Durian + Whiskey = Death?
- June 14, 2001
There is a widely held belief in Thailand that eating durian and drinking whiskey can cause death. This appears to be from the Thai-Chinese tradition of assigning foods qualities of "hotness" or "coldness." The idea being that one should not consume too much of a hot or cold food, but balance things out with some of each. Both whiskey and durian are considered to be extremely hot in character and thus eating both would make one too hot and cause death.
Durian is an unusual fruit. It grows in gigantic spiky husks that must be slashed open with cleavers. Its fleshy sickly yellow pulp is either ambrosia or something unsuitable for human consumption, depending on your point of view. The smell is penetrating. Across the region, carrying durians on buses or trains is prohibited because of the annoying odor. Thai Airways has special metal boxes in the holds of their planes to transport durians for passengers.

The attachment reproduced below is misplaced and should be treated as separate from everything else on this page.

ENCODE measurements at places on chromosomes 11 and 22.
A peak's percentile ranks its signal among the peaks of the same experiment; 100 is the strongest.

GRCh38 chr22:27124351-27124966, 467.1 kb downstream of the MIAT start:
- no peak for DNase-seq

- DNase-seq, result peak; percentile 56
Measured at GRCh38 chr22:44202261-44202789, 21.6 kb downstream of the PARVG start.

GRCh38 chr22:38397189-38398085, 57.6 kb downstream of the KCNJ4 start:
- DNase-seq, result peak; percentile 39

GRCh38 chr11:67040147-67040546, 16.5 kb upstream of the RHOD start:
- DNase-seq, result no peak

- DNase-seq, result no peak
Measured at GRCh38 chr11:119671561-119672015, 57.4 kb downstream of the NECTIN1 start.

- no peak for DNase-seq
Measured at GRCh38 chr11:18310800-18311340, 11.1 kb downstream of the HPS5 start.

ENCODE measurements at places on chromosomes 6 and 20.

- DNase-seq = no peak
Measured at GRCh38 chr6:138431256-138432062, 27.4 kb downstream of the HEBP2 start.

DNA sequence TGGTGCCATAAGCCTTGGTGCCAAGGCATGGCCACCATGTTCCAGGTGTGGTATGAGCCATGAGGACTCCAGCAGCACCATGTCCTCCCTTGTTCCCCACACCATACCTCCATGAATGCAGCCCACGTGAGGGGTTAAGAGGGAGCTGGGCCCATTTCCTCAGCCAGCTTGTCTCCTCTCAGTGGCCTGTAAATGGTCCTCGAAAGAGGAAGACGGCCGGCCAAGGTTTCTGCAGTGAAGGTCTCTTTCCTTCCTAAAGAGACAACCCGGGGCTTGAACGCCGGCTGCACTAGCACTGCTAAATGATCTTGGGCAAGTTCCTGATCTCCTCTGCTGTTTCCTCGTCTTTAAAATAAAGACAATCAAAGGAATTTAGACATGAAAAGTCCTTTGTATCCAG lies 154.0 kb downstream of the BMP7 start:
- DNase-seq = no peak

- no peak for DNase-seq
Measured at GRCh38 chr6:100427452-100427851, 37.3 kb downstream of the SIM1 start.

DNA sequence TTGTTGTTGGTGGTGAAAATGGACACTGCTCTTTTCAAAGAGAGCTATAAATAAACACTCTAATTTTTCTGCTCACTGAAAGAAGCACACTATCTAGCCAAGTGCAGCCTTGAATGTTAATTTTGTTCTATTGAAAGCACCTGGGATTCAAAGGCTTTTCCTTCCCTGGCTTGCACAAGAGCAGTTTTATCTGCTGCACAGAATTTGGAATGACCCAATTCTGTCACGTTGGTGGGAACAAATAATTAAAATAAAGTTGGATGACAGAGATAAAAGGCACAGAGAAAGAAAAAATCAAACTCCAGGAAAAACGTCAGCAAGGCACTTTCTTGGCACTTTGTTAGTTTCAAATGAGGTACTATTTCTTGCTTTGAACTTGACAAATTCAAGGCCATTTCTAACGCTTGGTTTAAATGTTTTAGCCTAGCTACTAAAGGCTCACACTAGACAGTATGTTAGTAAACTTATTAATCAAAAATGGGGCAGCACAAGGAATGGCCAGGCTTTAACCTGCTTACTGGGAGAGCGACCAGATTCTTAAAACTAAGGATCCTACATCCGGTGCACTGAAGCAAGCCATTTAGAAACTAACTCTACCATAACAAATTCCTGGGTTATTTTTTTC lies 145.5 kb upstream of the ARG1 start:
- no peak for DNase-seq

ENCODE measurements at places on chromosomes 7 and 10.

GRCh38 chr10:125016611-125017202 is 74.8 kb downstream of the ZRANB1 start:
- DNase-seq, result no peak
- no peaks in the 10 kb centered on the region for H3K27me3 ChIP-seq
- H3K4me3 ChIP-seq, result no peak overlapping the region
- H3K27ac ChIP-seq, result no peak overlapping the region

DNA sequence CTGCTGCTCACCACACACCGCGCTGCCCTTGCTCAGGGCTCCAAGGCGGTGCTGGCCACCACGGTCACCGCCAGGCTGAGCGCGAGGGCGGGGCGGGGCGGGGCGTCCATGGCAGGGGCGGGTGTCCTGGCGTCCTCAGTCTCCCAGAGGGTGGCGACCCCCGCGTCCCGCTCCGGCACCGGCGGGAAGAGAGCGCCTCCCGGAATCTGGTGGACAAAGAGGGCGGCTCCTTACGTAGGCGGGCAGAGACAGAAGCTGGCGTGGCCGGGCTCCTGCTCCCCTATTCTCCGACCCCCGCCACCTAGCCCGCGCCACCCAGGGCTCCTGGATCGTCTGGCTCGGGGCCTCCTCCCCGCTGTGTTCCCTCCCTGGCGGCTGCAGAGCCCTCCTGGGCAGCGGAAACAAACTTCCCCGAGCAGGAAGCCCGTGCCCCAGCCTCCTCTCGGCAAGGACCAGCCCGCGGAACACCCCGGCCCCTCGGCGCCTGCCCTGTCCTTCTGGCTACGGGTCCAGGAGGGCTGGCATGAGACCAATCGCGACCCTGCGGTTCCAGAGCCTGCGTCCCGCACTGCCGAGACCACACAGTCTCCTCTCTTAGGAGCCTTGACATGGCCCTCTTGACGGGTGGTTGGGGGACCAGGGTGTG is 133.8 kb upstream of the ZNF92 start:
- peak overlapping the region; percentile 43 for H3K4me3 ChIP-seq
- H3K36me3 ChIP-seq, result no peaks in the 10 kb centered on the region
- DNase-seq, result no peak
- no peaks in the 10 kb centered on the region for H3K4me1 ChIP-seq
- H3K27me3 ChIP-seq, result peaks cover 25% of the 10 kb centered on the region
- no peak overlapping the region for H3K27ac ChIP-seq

Is it possible some component that makes up the pungent odor might combine with alcohol and form a poisonous chemical? And if so, why only whiskey? What about beer or vodka? A friend of ours makes durian wine. Is he poisoning himself by drinking it? Where are the official warnings? Surely a drunken tourist might eat some durian without knowing and die.
Even some local doctors have told us it is not safe to eat whiskey and durian, but the explanation, that they are both "hot" foods, is not very satisfying. Considering the vast quantities of durian and whiskey consumed here, if the two were fatal in combination, there would likely be corpses littering the restaurants and pubs each night.